After three days of blissful relaxation with Arthur, I was confident that all was still well between us. So I then pointed out that he had made absolutely no effort to contact his dear old friend Pureza since the police had dropped the two of us off at his apartment on Monday morning and taken her back, uncomplaining, to the solitude of her bookshop.
He agreed at once, and he was chivalrous enough to say that he had not wanted to do anything to upset me. So I threw him back onto the bed and told him what an idiot he was, and thirty minutes later I sent him straight out to the nearest phone box.
He was home again before I’d even finished my shower. Pureza had invited us to dinner the following Sunday. And she apparently had some very special news to share.
* * *
The meal Pureza cooked for us was wonderful, and Arthur’s compliments were even more exuberant than mine! So I knew within minutes that I must still maintain my guard! I would never be able to compete with her in the kitchen, so I would need to make sure I kept Arthur happy in the only other important department!
And then he mentioned his novel.
‘I finished it ten days ago, Pureza!’
Her face was a picture of admiration.
‘And Julia has read it already. So would you like to look at it now?’
I was still watching her carefully, and I saw exactly the change I was expecting.
‘But is it really intended for public consumption, Arthur? I had the firm impression it was going to be an extremely personal, not to say privileged account of things. You certainly promised me you would fully respect my own family’s privacy in it ...’
‘Yes, I promised you that, Pureza, and of course I kept my promise! And no, I don’t have any plans to try and publish it. So, do you want to read it, or not?’
‘I think not, Arthur. Let’s just say I was probably too close to it all to be able to appreciate or judge it properly, OK?’
I admired the woman absolutely. And I feared her. Absolutely.
As Pureza was pouring the coffee, I prompted her to tell us her very special news. She gave me a mildly disdainful look, and I realized my timing had been atrocious. And then she once again took centre-stage, and looked me straight in the eyes.
‘Tell me, Julia: as a young woman of roughly Emilie’s age when she disappeared, where might you have considered going, if you had been in her shoes in those awful days immediately after the bank robbery?’
I was stunned. She had never raised this subject in all the time we had been meeting up in Arthur’s absence!
‘Well,’ I mumbled, ‘I suppose I would have thought about a naturally safe place to escape to. And quickly — so by train, of course. And I’d probably have wanted to maintain my anonymity.’
‘And ... well, maybe I’d have been thinking about a complete change.’
‘Yes, that’s something Arthur contemplated briefly himself last year, wasn’t it, mon ami ...?’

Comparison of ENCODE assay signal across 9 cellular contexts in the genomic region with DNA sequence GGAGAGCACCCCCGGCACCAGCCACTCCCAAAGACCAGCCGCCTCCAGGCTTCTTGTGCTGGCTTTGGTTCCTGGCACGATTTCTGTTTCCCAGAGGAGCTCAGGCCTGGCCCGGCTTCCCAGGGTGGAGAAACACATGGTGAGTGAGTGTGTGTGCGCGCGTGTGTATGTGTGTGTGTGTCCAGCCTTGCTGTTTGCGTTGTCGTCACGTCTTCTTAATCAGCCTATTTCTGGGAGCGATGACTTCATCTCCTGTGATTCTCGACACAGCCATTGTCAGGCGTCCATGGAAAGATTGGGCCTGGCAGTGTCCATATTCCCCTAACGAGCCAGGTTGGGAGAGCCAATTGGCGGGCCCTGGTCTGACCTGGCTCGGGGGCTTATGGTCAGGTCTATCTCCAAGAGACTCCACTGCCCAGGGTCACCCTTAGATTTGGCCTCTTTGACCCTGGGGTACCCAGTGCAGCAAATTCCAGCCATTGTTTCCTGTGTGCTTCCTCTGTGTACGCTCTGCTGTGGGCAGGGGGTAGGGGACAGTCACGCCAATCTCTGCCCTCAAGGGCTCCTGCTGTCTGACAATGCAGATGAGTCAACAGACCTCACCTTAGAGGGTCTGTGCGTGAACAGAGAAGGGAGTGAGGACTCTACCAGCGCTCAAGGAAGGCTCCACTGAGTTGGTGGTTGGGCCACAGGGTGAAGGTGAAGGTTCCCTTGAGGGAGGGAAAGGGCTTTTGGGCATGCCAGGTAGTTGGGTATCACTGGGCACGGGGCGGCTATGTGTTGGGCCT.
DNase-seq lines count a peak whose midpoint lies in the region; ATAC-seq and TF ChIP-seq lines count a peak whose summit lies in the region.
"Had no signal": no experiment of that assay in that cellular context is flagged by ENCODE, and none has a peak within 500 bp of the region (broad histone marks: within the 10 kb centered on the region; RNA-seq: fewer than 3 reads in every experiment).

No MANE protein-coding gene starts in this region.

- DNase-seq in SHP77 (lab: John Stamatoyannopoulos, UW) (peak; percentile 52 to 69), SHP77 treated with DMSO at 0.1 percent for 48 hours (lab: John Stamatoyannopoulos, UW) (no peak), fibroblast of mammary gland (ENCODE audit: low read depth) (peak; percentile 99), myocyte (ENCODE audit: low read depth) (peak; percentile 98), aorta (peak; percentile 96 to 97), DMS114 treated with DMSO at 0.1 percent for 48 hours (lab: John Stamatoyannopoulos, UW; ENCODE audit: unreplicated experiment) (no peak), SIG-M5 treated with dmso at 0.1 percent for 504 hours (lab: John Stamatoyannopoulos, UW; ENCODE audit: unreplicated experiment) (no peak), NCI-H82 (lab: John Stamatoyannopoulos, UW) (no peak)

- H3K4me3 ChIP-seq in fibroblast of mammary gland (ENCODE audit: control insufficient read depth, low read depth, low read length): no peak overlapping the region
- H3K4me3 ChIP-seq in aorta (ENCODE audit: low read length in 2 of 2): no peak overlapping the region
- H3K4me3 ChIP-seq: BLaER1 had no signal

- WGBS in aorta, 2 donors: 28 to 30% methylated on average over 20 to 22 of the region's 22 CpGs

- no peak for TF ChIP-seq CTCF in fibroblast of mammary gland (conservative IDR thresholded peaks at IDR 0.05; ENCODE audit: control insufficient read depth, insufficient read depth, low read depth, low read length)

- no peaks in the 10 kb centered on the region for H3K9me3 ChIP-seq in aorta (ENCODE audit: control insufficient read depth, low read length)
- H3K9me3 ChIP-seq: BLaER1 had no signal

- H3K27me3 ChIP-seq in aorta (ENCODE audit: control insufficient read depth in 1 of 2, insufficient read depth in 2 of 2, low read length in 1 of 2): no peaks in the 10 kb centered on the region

Arthur nodded silently, and I could tell he too was not at all comfortable with what was going on.
‘And what else might you have considered, Julia?’
‘Well ... good opportunities for work, I guess. Low-paid jobs and my ... I mean Emilie’s own speciality.’
‘Exactly. So where would you naturally go for both of those?’
‘The big city, of course. Certainly not the country.’
‘In France, or abroad?’
‘Oh, in France, I think. Surely you can only go so far in such a perilous frame of mind?’
‘Indeed. So, would Marseilles have fitted the bill, in the circumstances?’
‘Oh no. Too close to home.’
‘Bien. So ... Toulouse, maybe? Or perhaps Lyons? Or even Paris?’
‘If it had been me, Pureza, I would have gone to Paris. But only because I’ve never been there before!’
‘Precisely, my dear. And please do not think I am being unkind. I have only been trying to make you think hard about this for just a few moments, in the way I myself have been doing, on our mutual friend’s behalf, for the past two years!’
I looked across at Arthur. His face clearly said he was still intending to keep well out of this, at least for now.
‘Very well, Pureza,’ I countered politely, feeling nonetheless that this continued pressure on me was both undeserved and quite unreasonable, ‘I will accept all of that, if you will please, enfin, tell us your very special news.’
And then she turned her inscrutable gaze upon Arthur, and revealed her latest hand.
‘As you are well aware, mon bon ami, I began to study the notes in Emilie’s family bible a full year ago. And I recently made the decision to try and contact her grandparents. Their address was written, you see, in one of the entries on the inside cover — as I attempted to tell you last summer, but your interest lay elsewhere at that time, did it not? — and although the ink was badly faded, I managed eventually to decipher it. The telephone company was then happy to give me their number ...